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The lawyers of tomorrow on the world of today



When the bar exam results were released on April 29, thousands of examinees found themselves reloading their computer screens, a change from the tradition of going to the Supreme Court grounds to view their results. That is just one of the many ways their world has changed between when they took the bar exams back in November and today.

Supreme Court Associate Justice Marvic Leonen, who is the chairperson for the 2020 Bar examination, reminded the new lawyers that “every privilege comes with responsibility.”

These young lawyers are now beginning to internalize the responsibility they now hold, a responsibility that may seem different from what they imagined months ago.

We ask several recent bar passers how the Covid-19 pandemic and the current situation in the Philippines have re-affirmed or changed their view of what it means to be a lawyer and what that represents in the Philippines?

It has re-affirmed my view. The current situation presents new challenges for all sectors and the lawyers will have to take new perspectives and approaches in identifying issues, reaching out to clients, and working with government agencies, but the role of a lawyer remains. —Princess Fatima Parahiman, University of the East. Parahiman placed second at the bar.

Crisis breeds lawlessness. In a crisis, there may be desperation from the powerless, and exploitation from the powerful. This pandemic has made more prominent the challenges we already have as a country: human rights violations, inequality of access to facilities, and the government’s inclination toward punitive measures rather than the rehabilitative and reformative ones. Lawyers, equipped with the knowledge of both procedural and substantive laws, should be at the forefront of safeguarding constitutionally guaranteed rights and ensure that the government serves the Filipino people in general, and not selected private interests. Together with other members of society, the medical professionals, the non-medical frontliners, the activists, and the policymakers, a lawyer is equally important. Covid-19 did not just affirm, but it even strengthened, a lawyer’s indispensable role in our society. —Kenneth Manuel, University of Sto. Tomas. Manuel placed sixth at the bar.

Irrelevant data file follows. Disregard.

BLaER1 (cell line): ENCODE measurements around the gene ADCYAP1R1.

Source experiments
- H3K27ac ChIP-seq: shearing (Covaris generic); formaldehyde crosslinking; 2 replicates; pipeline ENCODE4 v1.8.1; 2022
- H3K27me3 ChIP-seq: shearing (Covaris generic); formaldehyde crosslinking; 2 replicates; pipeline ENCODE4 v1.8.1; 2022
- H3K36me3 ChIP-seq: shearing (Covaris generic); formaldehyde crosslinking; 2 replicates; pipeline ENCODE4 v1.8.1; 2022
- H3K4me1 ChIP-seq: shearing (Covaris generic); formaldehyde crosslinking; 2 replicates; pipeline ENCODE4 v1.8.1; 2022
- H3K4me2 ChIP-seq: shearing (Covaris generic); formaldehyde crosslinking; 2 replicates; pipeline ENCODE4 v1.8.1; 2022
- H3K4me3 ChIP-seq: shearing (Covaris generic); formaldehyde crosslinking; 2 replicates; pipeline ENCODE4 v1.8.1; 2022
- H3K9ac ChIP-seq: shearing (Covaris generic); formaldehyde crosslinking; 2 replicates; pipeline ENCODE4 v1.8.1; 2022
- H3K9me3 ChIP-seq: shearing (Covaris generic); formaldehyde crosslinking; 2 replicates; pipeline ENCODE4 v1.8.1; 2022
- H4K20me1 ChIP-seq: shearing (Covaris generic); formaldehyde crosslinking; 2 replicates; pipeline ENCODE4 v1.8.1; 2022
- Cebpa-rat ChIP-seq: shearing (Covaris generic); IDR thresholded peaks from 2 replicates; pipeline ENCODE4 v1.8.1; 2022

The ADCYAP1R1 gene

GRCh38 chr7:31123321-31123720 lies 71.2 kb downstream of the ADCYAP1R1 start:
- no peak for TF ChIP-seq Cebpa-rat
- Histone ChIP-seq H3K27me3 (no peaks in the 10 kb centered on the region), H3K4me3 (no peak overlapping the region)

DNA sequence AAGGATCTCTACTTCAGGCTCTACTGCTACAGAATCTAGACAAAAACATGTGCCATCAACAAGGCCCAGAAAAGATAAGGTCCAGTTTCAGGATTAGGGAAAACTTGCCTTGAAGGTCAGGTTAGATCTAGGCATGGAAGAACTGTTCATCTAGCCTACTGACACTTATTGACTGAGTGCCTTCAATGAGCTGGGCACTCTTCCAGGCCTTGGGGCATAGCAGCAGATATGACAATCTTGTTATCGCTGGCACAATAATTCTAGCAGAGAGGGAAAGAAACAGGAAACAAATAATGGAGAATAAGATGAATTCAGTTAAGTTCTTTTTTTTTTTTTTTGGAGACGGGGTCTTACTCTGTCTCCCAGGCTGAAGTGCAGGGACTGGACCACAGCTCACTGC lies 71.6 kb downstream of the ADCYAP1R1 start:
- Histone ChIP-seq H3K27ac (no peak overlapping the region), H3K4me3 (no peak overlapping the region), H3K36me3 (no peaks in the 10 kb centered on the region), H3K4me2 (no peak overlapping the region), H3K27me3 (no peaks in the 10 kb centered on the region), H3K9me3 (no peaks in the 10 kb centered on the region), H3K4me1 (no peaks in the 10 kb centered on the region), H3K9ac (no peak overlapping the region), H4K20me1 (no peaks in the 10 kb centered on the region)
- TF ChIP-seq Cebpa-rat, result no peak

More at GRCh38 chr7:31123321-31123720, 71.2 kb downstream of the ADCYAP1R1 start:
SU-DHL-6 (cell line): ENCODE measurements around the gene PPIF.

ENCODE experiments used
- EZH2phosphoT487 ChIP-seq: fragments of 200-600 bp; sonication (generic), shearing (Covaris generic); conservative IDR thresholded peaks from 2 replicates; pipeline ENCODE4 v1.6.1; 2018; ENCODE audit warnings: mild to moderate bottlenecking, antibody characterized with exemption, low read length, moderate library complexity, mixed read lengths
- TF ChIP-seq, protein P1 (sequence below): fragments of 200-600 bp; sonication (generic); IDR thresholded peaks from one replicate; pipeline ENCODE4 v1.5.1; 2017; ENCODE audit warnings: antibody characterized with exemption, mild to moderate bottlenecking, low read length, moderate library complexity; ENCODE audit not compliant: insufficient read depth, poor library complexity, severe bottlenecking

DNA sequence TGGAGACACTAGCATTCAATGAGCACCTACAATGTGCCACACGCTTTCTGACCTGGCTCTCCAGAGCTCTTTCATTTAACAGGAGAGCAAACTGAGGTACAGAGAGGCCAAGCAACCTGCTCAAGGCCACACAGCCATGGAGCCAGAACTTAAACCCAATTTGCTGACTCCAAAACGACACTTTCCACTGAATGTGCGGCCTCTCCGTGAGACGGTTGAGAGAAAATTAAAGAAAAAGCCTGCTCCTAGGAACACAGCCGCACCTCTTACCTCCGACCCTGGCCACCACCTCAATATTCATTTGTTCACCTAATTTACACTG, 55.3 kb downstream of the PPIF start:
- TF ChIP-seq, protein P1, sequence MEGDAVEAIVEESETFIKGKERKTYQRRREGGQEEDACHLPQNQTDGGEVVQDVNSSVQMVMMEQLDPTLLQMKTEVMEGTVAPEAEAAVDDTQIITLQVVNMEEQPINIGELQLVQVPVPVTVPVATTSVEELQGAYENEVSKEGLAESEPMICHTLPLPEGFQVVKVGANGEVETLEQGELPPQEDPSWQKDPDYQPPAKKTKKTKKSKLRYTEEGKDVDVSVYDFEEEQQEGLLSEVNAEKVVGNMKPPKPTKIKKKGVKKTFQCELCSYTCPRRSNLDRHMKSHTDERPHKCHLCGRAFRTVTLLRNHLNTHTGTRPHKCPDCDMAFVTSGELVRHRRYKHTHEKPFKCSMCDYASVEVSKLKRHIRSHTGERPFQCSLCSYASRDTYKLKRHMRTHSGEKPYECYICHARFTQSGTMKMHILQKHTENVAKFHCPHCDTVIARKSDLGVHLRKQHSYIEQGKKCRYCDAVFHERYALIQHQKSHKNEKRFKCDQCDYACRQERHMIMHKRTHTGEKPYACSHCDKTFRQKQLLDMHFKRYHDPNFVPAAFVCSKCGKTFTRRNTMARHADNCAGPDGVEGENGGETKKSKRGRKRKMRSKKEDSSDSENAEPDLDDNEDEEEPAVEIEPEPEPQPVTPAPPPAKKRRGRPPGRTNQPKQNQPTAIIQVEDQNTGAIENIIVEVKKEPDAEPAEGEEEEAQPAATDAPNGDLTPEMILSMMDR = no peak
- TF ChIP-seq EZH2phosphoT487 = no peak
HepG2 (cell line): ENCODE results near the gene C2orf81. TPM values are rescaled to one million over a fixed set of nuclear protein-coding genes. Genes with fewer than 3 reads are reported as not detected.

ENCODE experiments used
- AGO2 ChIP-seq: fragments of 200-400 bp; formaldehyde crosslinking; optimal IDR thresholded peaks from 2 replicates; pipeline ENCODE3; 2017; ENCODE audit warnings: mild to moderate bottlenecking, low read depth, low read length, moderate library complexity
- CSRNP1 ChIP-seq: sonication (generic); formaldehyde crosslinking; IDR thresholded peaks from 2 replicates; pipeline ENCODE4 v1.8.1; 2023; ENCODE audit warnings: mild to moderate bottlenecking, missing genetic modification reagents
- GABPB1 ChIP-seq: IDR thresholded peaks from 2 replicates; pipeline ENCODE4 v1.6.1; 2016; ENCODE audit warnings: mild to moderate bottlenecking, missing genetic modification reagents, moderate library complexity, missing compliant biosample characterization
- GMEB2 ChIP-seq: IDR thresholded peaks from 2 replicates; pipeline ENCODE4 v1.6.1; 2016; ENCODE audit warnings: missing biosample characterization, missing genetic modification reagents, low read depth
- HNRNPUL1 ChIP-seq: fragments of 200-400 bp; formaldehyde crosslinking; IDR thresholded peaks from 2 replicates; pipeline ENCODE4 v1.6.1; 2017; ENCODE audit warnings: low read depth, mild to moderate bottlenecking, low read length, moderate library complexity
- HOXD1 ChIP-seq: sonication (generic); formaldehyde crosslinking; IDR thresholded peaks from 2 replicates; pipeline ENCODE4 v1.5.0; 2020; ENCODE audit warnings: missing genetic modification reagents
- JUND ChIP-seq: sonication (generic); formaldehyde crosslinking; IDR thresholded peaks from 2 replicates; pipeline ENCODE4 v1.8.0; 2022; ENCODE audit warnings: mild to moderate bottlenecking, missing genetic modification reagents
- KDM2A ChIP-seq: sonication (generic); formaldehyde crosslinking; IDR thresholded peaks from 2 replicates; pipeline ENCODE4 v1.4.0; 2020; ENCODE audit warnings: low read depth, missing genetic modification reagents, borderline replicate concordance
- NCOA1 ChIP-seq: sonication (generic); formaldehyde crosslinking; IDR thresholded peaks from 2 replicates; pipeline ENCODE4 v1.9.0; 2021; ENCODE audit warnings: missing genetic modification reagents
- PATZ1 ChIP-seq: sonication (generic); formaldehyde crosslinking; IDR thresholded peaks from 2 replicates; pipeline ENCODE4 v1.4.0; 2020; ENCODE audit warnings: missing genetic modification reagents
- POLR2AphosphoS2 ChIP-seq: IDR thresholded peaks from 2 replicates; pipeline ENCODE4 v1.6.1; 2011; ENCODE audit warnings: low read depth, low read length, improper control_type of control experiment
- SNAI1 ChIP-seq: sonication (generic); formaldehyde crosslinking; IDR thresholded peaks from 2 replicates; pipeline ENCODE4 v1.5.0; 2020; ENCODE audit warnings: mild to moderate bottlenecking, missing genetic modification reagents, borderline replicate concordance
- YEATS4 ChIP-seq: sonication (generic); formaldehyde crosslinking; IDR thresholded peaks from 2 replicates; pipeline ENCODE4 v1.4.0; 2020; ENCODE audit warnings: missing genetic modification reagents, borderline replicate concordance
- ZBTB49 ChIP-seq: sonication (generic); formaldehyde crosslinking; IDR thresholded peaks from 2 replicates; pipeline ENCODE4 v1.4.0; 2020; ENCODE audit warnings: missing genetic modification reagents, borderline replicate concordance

Tomic Apacible

Yes. Being a lawyer is not just about being adept with current laws and jurisprudence. We are humans first, professionals second. A lawyer should strive to be a good human being before anything else. Recent events have taught me that lawyers must act in favor of public interest and seek what is just, not merely what is legal. —Tomic Apacible, Ateneo University. Apacible is the assistant city administrator of Pasig City.

No. There’s always injustice in society. The Philippine judiciary is also on edge. There are also questions of accountability and credibility for many lawyers today. Thus, my ultimate desire to be a lawyer remains. I wish to be an instrument of God’s love and mercy through lawyering. I want to uphold the principles of this profession and help society regain its confidence in the judiciary and in our legal system. —Aloi Renz P. Santos, University of Santo Tomas.


Martin Alfonso

No. My view on what it means to be a lawyer did not change given this pandemic. In truth, now more than ever, I have a stronger resolve to be the kind of lawyer I was taught to become at De La Salle University. Through our former Dean, Atty. Chel Diokno, I gained my perspective of what a lawyer should be. In his various speeches, he shares his father’s message that a lawyer should be one that seeks true justice through the rule of law. Especially in times “when the constitution is invoked to justify the outrages against freedom, truth, and justice, when democracy is destroyed under the pretext of saving it, the law is not only denied–it is perverted.” We, soon to be members of the bar, must step up and strive to become great lawyers who are good and who pursue and uplift the true spirit of the law. In this time, this country is in need of more great lawyers who uphold the true spirit of the law.­ —Martin Alfonso, De La Salle University.

As a bar passer, I am reminded of the settled rule that the practice of law is a privilege. The people look up to lawyers as models of justice and righteousness, whether they act as professionals or as private citizens. But the prestige attached to the title “attorney” is burdened with continuing responsibilities, including, but not limited to, upholding the law, serving clients with competence, and exhibiting good moral character. The foregoing, to my mind, is what it means to be a lawyer in the Philippines. Regardless of the prevailing situation in the Philippines, the professional and ethical standards expected of a lawyer remain the same, only the manner of carrying out a lawyer’s duties may vary. For us bar passers, as we approach the new normal, it is up to us to make use of this privilege for the greater good. —Jan Gabriel Ramos, San Beda University.

Source: Manila Bulletin (

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